14 The Distributed Generation Technologies

Distributed generation is any small-scale electrical power generation technology that provides electric power at or near the load site; it is either interconnected to the distribution system, directly to the customer's facilities, or both. According to the Distributed Power Coalition of America (DPCA), research indicates that distributed power has the potential to capture up to 20% of all new generating capacity, or 35 Gigawatts (GW), over the next two decades. The Electric Power Research Institute estimates that the DG market could amount to 2.5 to 5 GW/year by 2010. DG technologies include small combustion turbine generators (including microturbines), internal combustion reciprocating engines and generators, photovoltaic panels, and fuel cells. Other technologies including solar thermal conversion, Stirling engines, and biomass conversion are considered DG. In this book, the term DG is limited to units below 10 MW electrical output.

DG can provide a multitude of services to both utilities and consumers, including standby generation, peak shaving capability, peak sharing, base-load generation, or combined heat and power that provide for the thermal and electrical loads of a given site. Less well understood benefits include ancillary services — VAR support, voltage support, network stability, black start, spinning reserve, and others — which may ultimately be of more economic benefit than simple energy for the intended load.

DG technologies can have environmental benefits ranging from truly green power (i.e., photovoltaics) to significant mitigation of one or more pollutants often associated with coal-fired generation. Natural gas-fired DG turbine generators, for example, release less than one-quarter of the emissions of sulfur dioxide (SO2), less than 1/100th of the nitrogen oxides (NOX), and 40% less carbon dioxide (CO2) than many new coal-boiler power plants; these units are clean enough to be sited within a community among residential and commercial establishments (DPCA, 1998).

Electric restructuring has spurred the consideration of DG power because all participants in the energy industry — buyers and sellers alike — must be more responsive to market forces. Central utilities suffer from the burden of significant "stranded costs," which are proposed to be relieved through tem porary fixed charges. DG avoids this cost. DG is a priority in parts of the country where the spinning reserve margins are shrinking, where industrial and commercial users and T&D constraints are limiting power flows (DPCA, 1998).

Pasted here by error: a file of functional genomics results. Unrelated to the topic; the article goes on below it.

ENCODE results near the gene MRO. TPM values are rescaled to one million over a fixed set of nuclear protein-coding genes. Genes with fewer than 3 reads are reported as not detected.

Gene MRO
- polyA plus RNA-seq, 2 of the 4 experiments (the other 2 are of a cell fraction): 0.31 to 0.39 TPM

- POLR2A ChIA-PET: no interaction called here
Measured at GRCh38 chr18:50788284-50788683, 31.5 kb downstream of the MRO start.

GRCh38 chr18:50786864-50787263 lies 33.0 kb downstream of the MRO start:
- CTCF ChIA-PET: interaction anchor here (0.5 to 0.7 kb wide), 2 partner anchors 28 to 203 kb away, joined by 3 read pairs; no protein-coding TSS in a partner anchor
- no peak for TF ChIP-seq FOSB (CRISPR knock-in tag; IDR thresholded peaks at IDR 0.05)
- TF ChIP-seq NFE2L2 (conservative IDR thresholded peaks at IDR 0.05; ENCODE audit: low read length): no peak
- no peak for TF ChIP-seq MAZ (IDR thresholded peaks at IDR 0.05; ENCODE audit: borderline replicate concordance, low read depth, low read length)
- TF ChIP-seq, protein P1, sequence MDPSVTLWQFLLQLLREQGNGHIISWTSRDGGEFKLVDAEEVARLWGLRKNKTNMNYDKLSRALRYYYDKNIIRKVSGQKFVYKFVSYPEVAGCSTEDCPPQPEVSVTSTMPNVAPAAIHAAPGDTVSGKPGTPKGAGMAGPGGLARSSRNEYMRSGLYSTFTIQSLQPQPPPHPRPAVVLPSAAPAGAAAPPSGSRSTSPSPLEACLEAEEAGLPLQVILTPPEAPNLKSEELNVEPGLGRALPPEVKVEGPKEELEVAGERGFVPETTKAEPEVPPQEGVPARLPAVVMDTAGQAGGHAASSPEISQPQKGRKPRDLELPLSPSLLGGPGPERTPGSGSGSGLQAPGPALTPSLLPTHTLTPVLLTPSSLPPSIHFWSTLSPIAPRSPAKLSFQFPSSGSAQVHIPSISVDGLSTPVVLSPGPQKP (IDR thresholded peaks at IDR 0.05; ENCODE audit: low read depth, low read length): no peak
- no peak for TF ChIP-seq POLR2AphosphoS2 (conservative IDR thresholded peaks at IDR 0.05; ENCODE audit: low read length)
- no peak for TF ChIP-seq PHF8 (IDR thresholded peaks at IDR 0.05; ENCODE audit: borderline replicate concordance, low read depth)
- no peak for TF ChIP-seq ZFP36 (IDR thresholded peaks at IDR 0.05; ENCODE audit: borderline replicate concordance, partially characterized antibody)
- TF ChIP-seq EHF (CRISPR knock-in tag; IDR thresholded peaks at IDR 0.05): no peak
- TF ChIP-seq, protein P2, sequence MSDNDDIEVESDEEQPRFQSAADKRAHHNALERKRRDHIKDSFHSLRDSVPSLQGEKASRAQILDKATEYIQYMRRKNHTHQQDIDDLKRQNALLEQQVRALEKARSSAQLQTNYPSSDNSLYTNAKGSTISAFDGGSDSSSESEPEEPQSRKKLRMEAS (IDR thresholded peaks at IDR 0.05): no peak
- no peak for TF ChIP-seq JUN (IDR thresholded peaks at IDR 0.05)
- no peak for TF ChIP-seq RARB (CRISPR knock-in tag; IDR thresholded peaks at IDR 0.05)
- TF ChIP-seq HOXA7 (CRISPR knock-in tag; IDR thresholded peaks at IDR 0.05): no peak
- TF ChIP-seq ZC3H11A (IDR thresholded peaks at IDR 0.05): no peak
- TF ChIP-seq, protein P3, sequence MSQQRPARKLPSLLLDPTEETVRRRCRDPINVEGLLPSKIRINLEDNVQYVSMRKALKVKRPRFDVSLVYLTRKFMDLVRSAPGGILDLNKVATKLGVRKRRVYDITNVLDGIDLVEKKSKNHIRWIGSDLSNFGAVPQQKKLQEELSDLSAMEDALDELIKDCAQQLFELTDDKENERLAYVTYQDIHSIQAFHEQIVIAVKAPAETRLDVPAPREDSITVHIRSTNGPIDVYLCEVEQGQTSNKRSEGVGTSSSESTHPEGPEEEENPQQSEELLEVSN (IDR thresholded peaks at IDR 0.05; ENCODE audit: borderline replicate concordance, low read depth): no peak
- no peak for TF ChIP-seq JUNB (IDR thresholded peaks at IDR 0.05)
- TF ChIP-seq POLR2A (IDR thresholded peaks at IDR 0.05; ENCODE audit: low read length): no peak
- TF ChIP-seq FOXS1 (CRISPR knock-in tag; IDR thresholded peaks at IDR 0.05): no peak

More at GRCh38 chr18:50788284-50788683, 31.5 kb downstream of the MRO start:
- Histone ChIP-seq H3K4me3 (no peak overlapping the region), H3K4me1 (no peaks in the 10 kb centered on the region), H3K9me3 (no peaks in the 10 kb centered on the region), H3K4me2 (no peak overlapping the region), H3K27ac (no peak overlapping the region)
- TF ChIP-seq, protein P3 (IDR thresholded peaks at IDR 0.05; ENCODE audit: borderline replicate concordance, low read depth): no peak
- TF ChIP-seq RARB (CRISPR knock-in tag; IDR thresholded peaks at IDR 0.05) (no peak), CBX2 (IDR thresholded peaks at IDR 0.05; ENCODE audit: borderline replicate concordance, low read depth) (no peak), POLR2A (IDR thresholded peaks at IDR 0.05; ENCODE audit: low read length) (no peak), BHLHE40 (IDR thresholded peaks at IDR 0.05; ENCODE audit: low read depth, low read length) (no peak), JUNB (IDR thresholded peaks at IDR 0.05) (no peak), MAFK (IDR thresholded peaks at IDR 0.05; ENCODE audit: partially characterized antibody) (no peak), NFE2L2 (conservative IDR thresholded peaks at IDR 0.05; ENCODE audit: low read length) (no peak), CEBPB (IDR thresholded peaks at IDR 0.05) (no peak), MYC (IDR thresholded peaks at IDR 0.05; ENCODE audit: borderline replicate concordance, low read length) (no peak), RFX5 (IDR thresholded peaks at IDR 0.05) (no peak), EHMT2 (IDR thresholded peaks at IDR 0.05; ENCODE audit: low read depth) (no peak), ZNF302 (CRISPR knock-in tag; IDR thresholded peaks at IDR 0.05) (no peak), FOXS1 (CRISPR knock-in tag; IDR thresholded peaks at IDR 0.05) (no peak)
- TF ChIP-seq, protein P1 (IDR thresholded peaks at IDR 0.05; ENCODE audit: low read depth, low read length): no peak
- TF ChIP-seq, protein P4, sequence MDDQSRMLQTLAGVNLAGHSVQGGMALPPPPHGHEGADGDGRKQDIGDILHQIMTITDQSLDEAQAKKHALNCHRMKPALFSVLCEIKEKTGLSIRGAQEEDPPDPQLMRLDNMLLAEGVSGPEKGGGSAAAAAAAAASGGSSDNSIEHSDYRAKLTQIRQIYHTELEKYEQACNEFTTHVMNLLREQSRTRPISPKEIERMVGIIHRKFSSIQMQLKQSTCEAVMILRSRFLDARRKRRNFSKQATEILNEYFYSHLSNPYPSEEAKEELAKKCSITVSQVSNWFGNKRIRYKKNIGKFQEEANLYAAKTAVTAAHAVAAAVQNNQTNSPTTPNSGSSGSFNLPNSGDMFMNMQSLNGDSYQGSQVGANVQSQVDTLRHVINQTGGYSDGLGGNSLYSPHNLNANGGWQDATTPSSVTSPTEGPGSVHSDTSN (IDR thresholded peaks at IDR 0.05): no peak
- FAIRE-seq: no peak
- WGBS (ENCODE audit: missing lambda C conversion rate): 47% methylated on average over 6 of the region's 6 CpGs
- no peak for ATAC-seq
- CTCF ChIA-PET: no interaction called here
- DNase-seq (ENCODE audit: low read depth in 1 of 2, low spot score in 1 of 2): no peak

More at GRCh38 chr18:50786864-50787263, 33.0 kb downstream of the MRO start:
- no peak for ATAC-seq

Additional impetus was added to DG efforts during the summer of 1998 due to the heat wave that staggered the U.S. and caused power shortages across the Rust Belt. The shortages and outages were the result of a combination of factors such as climbing electricity demand, the permanent or temporary shutdown of some of the region's nuclear facilities, unusually hot weather, and summer tornadoes that downed a transmission line.

In spite of several notable reasons for DG growth discussed throughout the book, it must be recognized that DG is a disruptive technology and, as was the case with past technologies, may initially offer worse economic or technical performance than traditional approaches. As commercialization continues, however, these new technologies will be characterized by rapid performance improvements and larger market share. But, because the products described below tend to be simpler and smaller than older generations, they may well be less expensive to own and operate, even in the near-term. Table 1.2 provides an overview of feasible present or near-term DG technologies. Each technology summarized below is described fully in separate chapters later in the book.

TABLE 1.2

Summary of Distributed Generation Technologies

TABLE 1.2

Summary of Distributed Generation Technologies

IC Engine

Microturbine

PVs

Fuel Cells

Dispatchability

Yes

Yes

No

Yes

Capacity range

50 kW-5 MW

25 kW-25 MW

1 kW-1 MW

200 kW-2 MW

Efficiencya

35%

29-42%

6-19%

40-57%

Capital cost ($/kW)

200-350

450-1000

6,600

3,750-5,000

O&M costb ($/kWh)

0.01

0.005-0.0065

0.001-0.004

0.0017

NOx (lb/Btu)

Nat. Gas

0.3

0.10

0.003-0.02

Oil

3.7

0.17

Technology status

Commercial

Commercial

Commercial

Commercial

in larger sizes

scale demos

a Efficiencies of fossil and renewable DG technologies are not directly comparable. The method described in Chapter 8 includes all effects needed to assess energy production. b O&M costs do not include fuel. Capital costs have been adjusted based on quotes. Source: Distributed Power Coalition of America; Kreider and Associates, LLC (with permission).

a Efficiencies of fossil and renewable DG technologies are not directly comparable. The method described in Chapter 8 includes all effects needed to assess energy production. b O&M costs do not include fuel. Capital costs have been adjusted based on quotes. Source: Distributed Power Coalition of America; Kreider and Associates, LLC (with permission).

Solar Stirling Engine Basics Explained

Solar Stirling Engine Basics Explained

The solar Stirling engine is progressively becoming a viable alternative to solar panels for its higher efficiency. Stirling engines might be the best way to harvest the power provided by the sun. This is an easy-to-understand explanation of how Stirling engines work, the different types, and why they are more efficient than steam engines.

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